It was hard listening to Paul's rambling podcast where he talked about needing land -- a large amount of it -- and having a hard time finding anything suitable in Missoula. It was hard not to have a flight of fancy where the wish for land and the wish for something nice to come out of the Earthship project to come together and solve both issues all at once. Finish the Earthship somehow and give Paul a showcase for his ideas in Central Florida.
It certainly is a pipe dream, and working out the legal mumbo jumbo that would go along with that is over my head. It is too much to ask, but not too much to wish to be true.
But it does touch at a spot that I've tried to forget about as the project remains on hold and my husband tries to find a buyer of it.
Sorry for the rambling post. It needs as much courage as I have to admit to these thoughts in this manner. I don't know if I will have the courage to look at the responses -- that is often tough for me to do.
It is a tough situation just now that could use funds and project manager and courage to keep on trying now that things are really tough and the dream of a real live earth-friendly home on a permacultured land seems to have been only a mirage.
Todd Gunter wrote:After 2 years of pounding tires we finished the tire wall last summer. We are currently waiting for a break from winter to move onto pouring concrete in the footings and bond beam. Once that is done, we will move forward into what will be our first real expense besides the concrete, and thats the framing for the load bearing walls and the roof. Hope you didn't give up.
Jim Gagnepain wrote:Why did you do things the hard way. We built ours out of tire bales. Had the entire structure up in a day. Not so expensive either. Great to live in:
Abe Connally wrote:I live in an "earthship type" house. No, it wasn't made by tires, I went with a less expensive route - ferrocement and CEBs. My average cost was $10/sf. We do have a greywater garden and a number of the earthship features built into the house (the house is buried into a south-facing hillside). We started small, with one room, and slowly expanded as we lived in completed portions of the house.
The house does not get hot in the summer, in fact, I've rarely seen it above 75F inside the house. We set up our eaves so that there is no direct sunlight into the house from May through August. It's regularly over 100F outside in the summer. This week, every single day has been 105F or more, yet the house is never above 75F We don't have AC, but our neighbors do. We save a lot of money on those cooling costs.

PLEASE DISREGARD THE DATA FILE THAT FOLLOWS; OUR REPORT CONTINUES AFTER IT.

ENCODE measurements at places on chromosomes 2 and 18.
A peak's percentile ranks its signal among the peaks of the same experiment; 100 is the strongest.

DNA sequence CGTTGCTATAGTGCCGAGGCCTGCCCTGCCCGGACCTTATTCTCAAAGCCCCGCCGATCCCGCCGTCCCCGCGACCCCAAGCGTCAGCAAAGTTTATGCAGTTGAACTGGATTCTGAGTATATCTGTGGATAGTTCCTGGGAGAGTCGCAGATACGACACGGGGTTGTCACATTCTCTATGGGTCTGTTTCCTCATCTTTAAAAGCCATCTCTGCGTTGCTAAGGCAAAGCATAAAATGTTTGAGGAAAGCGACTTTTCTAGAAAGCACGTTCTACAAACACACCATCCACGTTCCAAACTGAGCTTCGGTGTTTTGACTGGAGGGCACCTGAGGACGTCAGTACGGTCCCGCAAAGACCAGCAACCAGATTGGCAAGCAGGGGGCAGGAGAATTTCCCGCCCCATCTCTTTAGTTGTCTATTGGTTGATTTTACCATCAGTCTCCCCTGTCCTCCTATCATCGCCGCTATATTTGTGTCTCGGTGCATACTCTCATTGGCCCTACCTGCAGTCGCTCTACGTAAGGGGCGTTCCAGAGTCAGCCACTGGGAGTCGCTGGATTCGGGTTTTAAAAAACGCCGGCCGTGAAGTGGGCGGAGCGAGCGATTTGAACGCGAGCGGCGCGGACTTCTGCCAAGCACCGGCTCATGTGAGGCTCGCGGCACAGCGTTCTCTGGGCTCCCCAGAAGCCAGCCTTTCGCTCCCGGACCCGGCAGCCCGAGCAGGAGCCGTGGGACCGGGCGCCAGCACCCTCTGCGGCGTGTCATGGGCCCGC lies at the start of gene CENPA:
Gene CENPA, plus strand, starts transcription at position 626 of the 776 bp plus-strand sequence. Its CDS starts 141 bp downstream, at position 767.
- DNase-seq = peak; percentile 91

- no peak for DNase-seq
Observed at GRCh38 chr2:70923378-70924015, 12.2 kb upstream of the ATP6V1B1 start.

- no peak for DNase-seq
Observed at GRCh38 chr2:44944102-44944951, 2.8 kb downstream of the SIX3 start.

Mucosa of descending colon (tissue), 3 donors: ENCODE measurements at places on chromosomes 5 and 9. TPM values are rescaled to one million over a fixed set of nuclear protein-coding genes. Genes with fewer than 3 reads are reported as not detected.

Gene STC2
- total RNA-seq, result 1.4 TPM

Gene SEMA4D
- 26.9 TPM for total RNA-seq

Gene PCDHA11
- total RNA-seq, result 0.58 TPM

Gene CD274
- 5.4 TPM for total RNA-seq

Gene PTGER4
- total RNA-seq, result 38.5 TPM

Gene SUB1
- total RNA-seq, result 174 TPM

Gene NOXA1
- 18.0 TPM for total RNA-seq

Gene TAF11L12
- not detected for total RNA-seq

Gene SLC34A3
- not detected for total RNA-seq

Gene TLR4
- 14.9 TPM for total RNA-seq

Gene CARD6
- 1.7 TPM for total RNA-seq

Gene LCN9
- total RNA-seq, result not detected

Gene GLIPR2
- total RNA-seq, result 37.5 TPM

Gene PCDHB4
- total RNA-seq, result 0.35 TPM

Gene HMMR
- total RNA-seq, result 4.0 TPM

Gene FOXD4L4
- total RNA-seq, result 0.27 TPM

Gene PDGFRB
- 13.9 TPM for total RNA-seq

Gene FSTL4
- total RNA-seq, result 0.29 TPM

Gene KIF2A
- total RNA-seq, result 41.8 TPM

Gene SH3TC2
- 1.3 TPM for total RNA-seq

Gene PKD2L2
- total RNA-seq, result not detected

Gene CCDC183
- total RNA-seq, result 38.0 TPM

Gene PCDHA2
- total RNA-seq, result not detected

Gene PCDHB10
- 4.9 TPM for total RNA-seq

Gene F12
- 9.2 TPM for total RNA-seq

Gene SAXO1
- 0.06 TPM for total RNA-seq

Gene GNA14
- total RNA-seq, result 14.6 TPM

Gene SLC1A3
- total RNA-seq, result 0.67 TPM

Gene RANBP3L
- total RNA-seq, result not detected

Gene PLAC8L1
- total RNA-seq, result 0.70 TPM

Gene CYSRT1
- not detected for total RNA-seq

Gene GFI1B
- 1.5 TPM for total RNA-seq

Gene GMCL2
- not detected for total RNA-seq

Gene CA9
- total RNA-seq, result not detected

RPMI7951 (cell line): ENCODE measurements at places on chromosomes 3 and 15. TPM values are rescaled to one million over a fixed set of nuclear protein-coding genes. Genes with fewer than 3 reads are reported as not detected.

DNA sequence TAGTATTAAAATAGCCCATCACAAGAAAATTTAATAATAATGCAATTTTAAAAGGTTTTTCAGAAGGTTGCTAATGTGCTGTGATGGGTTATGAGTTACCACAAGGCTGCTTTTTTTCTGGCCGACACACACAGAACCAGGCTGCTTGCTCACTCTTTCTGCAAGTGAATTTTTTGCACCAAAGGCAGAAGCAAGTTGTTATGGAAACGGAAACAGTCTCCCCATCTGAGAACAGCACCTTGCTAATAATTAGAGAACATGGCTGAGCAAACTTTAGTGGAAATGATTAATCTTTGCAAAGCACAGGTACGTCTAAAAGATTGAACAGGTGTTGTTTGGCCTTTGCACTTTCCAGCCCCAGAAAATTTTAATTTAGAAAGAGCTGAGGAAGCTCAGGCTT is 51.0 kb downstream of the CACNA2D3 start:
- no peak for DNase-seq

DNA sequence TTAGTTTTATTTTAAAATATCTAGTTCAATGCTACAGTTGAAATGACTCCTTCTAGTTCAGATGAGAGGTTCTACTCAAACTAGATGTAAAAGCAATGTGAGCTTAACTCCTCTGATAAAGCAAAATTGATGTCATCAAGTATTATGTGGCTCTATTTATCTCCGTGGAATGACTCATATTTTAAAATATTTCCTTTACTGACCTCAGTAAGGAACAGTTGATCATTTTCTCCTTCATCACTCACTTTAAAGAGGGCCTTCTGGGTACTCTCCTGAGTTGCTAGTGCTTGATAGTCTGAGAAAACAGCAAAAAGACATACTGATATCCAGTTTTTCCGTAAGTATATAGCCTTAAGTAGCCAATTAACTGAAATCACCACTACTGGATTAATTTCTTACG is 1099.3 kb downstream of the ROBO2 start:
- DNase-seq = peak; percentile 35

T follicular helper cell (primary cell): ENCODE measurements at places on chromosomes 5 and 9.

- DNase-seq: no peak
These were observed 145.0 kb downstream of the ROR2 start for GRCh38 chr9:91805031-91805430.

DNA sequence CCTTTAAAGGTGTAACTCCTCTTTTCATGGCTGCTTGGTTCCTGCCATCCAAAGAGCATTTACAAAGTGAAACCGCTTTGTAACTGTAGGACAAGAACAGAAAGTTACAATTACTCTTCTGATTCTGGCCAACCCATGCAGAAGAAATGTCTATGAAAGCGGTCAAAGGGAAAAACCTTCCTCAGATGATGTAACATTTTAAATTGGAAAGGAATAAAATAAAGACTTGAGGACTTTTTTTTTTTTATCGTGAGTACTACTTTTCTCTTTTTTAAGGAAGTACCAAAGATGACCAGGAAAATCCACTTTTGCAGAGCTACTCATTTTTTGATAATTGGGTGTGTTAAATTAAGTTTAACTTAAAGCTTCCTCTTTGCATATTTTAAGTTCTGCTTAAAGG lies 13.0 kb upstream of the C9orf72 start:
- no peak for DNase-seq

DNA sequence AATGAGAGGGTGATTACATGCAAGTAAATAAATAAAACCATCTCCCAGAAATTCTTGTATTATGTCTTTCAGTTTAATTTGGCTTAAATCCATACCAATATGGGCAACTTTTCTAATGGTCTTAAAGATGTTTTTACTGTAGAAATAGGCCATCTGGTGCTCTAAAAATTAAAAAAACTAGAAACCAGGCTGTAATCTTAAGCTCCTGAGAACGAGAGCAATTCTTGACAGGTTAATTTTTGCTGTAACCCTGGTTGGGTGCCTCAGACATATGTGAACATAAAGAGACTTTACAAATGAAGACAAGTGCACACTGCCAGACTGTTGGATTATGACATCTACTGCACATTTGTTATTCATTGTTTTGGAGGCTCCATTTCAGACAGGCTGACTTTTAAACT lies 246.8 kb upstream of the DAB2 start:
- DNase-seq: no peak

The house does not get cold in the winter, even after cloudy days. The lowest I've ever seen the house is 60F, and that was after a week of cold (0F), cloudy, and wet weather. We have a rocket mass heater that we fire up in those times, and it easily keeps the house at 70F. Typically, the lowest the house gets is 65F, even after many days of cloudy weather. The point about passive solar is to have thermal mass inside the house that heats up during the sunny days and releases the heat slowly during the cloudy days. I use considerably less fuel than any of my neighbors to heat our house.
The famous umbrella house is a passive solar design in Montana. http://www.norishouse.com/PAHS/UmbrellaHouse.html It doesn't have a problem keeping the house comfortable, even without supplemental heating.
The reusing of greywater for plants greatly reduces our water use considerably. We use composting toilets, so the only wastewater we have is greywater. We typically grow herbs (rosemary, parsley, oregano, mint, etc) and tomatoes in the greywater garden. No root crops. And it's not enough to feed us or anything, but it does give us year-round tomatoes (our current plant is a few years old). http://velacreations.com/blog/419-monster-tomato.html Rainwater is our only source of water, so making the most of every drop is extremely important.
So, while some of the article's criticisms may be applicable in some climates and conditions, it does not mean that the earthship concept (buried, thermal mass, passive solar design with indoor garden) is inherently flawed. It means that adjustments must be made to fit your local conditions and situation. Finding a situation where eathships may not perform perfectly does not mean they can't perform well in other situations.
Some alternatives to pounding tires: earthbags, ferrocement, reinforced concrete, surface bonded blocks, rapidobe, Oehler's psp, wofati, etc.